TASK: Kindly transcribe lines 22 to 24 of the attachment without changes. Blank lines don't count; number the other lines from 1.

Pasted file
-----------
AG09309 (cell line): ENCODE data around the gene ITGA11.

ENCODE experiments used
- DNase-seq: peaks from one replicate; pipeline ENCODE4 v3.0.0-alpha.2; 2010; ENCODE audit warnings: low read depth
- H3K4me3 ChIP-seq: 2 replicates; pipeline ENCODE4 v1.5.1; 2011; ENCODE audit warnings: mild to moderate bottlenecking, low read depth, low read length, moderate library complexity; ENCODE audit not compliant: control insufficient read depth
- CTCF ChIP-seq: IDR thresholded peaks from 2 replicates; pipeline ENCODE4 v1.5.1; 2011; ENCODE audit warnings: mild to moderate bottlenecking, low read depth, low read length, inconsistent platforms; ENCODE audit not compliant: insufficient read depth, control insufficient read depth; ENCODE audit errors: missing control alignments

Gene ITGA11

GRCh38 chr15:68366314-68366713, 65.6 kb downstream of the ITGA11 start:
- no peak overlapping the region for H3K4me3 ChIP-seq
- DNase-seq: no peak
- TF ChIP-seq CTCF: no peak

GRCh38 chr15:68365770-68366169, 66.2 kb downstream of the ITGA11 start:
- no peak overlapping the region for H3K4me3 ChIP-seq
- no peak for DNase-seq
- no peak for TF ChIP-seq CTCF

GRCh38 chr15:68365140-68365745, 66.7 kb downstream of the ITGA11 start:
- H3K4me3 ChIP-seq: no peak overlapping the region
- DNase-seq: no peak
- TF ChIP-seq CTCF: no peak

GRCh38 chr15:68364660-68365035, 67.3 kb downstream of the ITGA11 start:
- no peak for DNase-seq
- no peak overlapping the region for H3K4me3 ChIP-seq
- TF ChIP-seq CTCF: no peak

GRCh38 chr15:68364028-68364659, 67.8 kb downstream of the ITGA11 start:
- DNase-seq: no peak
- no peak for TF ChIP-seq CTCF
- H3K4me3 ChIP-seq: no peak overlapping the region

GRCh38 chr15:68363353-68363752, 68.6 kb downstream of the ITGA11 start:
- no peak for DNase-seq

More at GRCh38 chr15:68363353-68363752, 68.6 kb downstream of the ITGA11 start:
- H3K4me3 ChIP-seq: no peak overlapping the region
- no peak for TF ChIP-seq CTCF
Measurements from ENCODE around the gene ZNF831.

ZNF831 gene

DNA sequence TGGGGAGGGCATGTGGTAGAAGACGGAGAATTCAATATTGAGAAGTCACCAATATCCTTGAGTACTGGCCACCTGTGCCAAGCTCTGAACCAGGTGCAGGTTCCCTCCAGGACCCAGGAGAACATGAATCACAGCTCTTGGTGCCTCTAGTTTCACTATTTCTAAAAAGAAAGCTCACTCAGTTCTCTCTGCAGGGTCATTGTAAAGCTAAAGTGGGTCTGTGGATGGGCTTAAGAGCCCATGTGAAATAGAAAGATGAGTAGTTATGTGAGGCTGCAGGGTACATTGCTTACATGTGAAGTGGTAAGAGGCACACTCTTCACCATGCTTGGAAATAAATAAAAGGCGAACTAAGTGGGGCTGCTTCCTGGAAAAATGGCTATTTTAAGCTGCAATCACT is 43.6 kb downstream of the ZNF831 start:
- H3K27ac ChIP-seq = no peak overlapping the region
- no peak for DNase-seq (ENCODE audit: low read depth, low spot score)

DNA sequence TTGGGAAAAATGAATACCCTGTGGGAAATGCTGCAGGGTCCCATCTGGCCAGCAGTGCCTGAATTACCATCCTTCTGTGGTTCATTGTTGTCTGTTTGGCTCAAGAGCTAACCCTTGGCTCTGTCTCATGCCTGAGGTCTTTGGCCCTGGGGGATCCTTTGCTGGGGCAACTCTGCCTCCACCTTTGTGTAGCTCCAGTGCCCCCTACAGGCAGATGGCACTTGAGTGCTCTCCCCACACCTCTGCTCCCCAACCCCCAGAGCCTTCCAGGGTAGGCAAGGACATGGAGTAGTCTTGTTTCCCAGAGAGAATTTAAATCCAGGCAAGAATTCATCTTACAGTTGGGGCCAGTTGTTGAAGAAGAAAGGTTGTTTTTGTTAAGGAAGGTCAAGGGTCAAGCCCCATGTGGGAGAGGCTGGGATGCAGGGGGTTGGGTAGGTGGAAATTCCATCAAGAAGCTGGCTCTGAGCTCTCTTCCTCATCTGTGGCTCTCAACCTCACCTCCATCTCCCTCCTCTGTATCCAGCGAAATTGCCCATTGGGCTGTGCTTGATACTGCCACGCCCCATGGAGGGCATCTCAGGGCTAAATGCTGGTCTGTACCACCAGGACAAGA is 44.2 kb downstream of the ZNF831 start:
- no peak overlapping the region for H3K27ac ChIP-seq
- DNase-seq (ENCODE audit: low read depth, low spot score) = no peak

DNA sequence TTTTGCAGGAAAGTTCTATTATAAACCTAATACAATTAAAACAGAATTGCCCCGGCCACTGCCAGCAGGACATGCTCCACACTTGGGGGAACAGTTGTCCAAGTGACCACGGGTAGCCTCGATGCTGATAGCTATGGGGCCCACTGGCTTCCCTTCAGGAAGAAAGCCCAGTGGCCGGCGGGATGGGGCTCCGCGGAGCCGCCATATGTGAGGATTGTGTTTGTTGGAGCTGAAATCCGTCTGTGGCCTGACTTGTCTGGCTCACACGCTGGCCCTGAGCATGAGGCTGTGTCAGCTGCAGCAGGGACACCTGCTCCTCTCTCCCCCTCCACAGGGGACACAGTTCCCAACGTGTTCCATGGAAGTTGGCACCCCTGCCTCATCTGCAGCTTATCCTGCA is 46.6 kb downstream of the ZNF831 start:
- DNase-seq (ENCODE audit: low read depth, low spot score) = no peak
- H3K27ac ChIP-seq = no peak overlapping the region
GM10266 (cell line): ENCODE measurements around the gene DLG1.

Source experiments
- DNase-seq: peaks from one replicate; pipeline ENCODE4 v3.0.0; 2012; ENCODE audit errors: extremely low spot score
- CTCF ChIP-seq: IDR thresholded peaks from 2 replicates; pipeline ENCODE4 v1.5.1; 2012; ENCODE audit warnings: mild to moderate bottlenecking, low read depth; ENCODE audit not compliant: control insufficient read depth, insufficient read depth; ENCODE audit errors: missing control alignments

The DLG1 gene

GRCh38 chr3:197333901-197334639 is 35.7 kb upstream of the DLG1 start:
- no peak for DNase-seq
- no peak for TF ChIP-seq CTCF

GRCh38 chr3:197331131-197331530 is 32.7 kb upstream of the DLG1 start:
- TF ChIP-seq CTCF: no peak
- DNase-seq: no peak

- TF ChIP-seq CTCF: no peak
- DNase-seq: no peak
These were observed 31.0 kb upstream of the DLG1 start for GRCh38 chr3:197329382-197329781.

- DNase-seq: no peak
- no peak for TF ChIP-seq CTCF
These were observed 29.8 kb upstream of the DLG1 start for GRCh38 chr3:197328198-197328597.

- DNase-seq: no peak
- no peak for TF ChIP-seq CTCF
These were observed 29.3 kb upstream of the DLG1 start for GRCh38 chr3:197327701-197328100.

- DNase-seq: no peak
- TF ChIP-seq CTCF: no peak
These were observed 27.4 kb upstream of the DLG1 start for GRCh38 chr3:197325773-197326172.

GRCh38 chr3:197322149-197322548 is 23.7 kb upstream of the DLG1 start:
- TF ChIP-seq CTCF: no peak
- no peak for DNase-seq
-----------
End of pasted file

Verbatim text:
- TF ChIP-seq CTCF: no peak

GRCh38 chr15:68364028-68364659, 67.8 kb downstream of the ITGA11 start:
- DNase-seq: no peak